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회사지배구조와 국가문화의 관계The Correlation between Corporate Governance and National Culture

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The Correlation between Corporate Governance and National Culture
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한양법학, v.33, pp 469 - 489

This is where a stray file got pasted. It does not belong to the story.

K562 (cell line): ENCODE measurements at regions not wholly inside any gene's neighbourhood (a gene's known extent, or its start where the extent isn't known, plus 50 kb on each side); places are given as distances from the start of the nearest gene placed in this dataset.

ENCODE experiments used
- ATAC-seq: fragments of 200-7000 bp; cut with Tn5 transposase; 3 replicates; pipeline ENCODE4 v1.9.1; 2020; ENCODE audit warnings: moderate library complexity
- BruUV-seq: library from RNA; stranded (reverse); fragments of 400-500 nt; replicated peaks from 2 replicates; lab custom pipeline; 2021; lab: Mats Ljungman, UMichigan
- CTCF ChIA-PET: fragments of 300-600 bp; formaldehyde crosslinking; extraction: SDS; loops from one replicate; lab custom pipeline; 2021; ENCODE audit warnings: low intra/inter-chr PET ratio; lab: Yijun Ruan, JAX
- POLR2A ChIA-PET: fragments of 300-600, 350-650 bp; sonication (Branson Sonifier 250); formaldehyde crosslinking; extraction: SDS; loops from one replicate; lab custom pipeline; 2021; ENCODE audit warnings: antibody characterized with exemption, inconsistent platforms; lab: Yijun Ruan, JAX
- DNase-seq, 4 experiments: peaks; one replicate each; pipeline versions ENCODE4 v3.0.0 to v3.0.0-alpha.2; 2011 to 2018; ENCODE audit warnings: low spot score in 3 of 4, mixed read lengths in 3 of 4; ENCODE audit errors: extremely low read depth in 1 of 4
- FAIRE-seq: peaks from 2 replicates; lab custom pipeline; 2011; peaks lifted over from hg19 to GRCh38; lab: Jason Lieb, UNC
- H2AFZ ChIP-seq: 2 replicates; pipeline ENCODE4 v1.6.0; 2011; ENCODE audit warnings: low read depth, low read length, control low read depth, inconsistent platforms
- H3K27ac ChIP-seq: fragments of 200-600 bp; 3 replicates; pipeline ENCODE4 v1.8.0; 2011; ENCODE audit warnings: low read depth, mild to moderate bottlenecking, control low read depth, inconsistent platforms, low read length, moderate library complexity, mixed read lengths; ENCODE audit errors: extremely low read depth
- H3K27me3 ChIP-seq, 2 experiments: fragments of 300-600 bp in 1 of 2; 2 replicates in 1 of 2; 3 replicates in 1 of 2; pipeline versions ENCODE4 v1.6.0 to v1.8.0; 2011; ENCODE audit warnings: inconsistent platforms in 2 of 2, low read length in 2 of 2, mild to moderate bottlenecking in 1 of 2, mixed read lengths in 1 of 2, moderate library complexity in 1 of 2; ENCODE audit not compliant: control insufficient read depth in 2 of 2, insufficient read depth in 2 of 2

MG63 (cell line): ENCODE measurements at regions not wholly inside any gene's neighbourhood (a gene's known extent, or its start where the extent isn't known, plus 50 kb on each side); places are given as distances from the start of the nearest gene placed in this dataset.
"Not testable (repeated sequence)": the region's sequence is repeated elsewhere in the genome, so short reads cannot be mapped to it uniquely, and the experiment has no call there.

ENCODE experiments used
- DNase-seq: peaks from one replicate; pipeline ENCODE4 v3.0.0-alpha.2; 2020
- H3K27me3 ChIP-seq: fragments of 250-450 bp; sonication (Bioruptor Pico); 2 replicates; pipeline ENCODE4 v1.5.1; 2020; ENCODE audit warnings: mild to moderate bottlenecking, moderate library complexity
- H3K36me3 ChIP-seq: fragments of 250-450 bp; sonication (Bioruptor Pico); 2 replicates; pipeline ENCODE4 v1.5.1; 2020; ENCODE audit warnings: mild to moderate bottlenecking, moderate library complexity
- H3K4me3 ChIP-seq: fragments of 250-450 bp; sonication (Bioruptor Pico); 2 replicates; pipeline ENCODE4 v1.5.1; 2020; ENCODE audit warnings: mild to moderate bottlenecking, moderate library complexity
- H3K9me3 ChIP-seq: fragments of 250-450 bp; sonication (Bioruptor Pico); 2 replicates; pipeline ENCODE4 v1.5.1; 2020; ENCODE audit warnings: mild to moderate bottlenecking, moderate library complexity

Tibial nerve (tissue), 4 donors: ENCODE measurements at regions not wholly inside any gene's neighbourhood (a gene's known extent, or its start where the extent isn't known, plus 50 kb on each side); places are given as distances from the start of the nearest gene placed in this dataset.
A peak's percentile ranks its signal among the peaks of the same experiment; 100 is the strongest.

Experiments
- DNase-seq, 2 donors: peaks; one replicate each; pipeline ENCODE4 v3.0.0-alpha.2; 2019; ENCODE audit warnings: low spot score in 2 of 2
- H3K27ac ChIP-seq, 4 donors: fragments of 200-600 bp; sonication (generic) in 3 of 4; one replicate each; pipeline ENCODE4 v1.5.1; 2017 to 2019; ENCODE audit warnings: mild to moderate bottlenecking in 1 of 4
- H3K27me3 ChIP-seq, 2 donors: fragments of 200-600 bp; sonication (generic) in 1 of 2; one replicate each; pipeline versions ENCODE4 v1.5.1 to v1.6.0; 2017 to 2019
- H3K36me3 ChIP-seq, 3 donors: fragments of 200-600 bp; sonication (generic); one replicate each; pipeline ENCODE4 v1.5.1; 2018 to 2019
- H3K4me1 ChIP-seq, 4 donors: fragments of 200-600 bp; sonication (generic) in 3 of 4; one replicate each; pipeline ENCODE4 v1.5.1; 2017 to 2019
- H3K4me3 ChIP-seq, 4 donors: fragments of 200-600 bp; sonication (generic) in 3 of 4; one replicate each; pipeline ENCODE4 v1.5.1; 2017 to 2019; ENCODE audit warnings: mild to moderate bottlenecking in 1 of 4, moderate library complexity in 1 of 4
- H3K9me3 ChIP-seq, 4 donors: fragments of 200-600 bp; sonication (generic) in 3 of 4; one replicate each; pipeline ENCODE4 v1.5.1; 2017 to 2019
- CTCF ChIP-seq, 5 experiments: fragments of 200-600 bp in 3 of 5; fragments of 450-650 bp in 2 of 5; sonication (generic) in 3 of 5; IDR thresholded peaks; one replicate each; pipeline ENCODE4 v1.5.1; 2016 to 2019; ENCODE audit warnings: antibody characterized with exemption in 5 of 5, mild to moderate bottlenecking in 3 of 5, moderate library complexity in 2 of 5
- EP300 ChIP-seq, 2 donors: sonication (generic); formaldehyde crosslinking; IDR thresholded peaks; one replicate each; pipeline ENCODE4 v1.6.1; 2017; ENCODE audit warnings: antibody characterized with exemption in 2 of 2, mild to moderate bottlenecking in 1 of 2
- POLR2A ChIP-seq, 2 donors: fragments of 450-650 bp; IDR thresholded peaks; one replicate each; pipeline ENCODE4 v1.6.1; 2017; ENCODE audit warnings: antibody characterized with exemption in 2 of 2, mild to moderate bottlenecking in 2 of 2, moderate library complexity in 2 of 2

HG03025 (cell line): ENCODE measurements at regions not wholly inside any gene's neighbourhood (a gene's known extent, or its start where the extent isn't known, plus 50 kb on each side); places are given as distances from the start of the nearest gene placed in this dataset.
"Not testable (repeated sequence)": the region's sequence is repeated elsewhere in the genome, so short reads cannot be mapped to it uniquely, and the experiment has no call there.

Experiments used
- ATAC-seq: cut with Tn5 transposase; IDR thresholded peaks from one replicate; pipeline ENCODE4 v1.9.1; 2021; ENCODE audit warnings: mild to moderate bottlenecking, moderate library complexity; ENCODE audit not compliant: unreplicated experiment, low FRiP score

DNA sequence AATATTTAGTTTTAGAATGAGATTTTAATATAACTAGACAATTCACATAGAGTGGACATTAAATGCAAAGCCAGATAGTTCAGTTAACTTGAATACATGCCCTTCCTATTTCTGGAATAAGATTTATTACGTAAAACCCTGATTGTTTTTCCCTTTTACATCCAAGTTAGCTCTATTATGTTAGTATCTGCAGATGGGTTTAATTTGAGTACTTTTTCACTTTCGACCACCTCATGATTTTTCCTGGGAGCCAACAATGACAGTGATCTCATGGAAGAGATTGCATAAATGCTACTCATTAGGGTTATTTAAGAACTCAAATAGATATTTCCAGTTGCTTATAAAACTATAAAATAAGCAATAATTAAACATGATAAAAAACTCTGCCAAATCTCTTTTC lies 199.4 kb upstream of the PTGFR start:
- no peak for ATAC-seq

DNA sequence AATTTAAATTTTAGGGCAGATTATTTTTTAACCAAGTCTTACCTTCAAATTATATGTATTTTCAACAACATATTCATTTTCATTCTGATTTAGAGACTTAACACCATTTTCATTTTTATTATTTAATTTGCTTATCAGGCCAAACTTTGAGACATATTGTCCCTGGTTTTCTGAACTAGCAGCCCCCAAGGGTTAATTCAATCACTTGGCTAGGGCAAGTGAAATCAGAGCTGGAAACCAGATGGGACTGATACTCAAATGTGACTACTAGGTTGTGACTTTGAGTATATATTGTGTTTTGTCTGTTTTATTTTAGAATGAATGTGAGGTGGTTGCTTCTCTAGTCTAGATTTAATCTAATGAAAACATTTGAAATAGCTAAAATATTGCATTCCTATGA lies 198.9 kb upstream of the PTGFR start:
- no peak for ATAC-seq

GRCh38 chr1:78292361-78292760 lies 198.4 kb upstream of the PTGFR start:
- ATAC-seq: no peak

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Before 1990 American system was thought to be the evolutionary pinnacle of the corporate governance structure. However, serious doubts were casted on the effectiveness of American corporate structure, as other systems, such as German and Japanese, turned out to perform effectively. In an effort to illuminate the cause of differences in nations’ corporate governance structures, the theory of path dependence was produced. It asserts that historical, ideological, and behavioral settings matter because they set the path upon which institutions are formed. Although the theory refers to culture as one of the underlying causes of differences in corporate governance structures, it fails to delineate on the content and the effects of culture. Thus some scholars of corporate governance resorted to the research of cross-cultural psychologists to operationalize the notion of culture. The CVD framework of cross-cultural psychology helps us to estimate the correlation between national cultures and corporate governance structures by describing national cultures with numerical letters. Among others Geert Hofstede identified five cultural value dimensions: Power Distance, Individualism/Collectivism, Uncertainty Avoidance, Masculinity/Femininity, and Long-term/Short-term Orientation. The researches of Amir N. Licht and others have analyzed the correlation between these cultural dimensions and corporate governance structures and found that American system is the outcome of American culture, which features high individualism index, low power distance index and low uncertainty avoidance index. These findings invoked the concern that American system might not work efficiently in different cultural context, such as that of Korea, which features low individualism index, high power distance index and high uncertainty avoidance index. For example, Korean independent directors might not be as independent as those in America, due to cultural constraints. Thus the need to change corporate culture in Korea has been advocated. However, we should also try to flesh out corporate governance structure that fits the cultural characteristics of Korea, as the culture is the country’s economically productive asset.
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